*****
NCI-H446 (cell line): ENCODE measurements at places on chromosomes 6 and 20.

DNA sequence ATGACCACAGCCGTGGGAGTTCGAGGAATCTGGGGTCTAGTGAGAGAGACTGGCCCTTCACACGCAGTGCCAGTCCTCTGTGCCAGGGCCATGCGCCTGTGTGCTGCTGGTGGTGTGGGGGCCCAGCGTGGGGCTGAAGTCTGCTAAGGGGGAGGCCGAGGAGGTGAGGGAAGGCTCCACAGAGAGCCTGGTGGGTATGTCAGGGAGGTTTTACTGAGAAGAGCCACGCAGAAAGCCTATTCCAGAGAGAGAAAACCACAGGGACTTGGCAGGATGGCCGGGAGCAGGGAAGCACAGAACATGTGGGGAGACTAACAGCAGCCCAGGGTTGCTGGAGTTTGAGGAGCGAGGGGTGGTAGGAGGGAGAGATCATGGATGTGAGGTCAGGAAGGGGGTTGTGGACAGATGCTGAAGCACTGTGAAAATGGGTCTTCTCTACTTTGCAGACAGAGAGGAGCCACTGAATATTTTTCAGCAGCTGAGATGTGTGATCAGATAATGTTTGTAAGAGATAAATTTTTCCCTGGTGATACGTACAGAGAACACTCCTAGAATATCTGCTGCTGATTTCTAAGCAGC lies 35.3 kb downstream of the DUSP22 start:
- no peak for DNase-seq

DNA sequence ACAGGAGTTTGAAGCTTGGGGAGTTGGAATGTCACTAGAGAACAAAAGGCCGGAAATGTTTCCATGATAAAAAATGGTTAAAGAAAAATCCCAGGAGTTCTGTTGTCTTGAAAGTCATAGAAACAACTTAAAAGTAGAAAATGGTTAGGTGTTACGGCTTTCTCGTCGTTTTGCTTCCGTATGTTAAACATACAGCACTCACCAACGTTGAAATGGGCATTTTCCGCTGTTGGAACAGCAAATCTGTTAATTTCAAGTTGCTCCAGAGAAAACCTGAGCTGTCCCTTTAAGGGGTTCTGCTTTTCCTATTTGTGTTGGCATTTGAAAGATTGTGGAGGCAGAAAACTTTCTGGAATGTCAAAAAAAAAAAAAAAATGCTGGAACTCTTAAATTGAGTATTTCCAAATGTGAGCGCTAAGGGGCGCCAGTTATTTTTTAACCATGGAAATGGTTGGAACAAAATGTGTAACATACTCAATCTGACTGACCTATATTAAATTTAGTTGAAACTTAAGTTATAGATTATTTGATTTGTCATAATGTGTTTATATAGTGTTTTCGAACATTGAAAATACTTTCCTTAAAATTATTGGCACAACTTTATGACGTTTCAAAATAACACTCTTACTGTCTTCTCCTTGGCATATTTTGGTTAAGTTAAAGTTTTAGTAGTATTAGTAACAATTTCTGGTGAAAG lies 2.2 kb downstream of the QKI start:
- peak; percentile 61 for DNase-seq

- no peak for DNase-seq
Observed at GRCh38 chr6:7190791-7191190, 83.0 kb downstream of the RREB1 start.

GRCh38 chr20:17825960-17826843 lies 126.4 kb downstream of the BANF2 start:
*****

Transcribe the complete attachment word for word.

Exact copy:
NCI-H446 (cell line): ENCODE measurements at places on chromosomes 6 and 20.

DNA sequence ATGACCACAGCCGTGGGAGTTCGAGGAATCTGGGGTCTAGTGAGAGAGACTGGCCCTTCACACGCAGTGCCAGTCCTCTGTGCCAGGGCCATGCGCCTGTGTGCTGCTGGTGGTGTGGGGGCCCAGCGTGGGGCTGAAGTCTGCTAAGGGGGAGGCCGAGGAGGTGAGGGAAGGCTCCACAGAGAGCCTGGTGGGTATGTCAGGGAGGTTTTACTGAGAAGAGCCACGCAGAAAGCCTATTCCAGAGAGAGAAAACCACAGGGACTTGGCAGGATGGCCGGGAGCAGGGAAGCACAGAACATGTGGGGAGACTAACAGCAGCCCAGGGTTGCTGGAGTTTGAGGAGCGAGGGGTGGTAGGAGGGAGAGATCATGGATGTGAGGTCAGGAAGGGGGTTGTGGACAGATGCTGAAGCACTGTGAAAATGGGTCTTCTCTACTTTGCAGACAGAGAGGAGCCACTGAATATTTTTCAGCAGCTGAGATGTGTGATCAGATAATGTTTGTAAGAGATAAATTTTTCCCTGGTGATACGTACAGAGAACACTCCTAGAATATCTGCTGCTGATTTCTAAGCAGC lies 35.3 kb downstream of the DUSP22 start:
- no peak for DNase-seq

DNA sequence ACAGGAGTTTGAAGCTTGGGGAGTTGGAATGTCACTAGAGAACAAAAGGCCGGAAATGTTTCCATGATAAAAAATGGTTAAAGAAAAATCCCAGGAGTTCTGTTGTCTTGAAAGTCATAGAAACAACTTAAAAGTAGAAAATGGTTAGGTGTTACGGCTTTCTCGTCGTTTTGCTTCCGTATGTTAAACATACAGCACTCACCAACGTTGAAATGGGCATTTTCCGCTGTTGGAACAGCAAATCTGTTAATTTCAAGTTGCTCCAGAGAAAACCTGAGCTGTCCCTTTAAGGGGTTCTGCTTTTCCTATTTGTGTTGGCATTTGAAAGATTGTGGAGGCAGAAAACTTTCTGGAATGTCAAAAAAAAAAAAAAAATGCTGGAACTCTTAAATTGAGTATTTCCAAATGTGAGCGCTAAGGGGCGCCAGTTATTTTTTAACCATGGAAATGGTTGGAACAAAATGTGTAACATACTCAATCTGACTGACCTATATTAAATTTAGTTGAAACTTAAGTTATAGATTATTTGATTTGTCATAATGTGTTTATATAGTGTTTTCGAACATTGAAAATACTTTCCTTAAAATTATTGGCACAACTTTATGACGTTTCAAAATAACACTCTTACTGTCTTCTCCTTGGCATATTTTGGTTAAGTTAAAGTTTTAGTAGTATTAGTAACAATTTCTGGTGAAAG lies 2.2 kb downstream of the QKI start:
- peak; percentile 61 for DNase-seq

- no peak for DNase-seq
Observed at GRCh38 chr6:7190791-7191190, 83.0 kb downstream of the RREB1 start.

GRCh38 chr20:17825960-17826843 lies 126.4 kb downstream of the BANF2 start: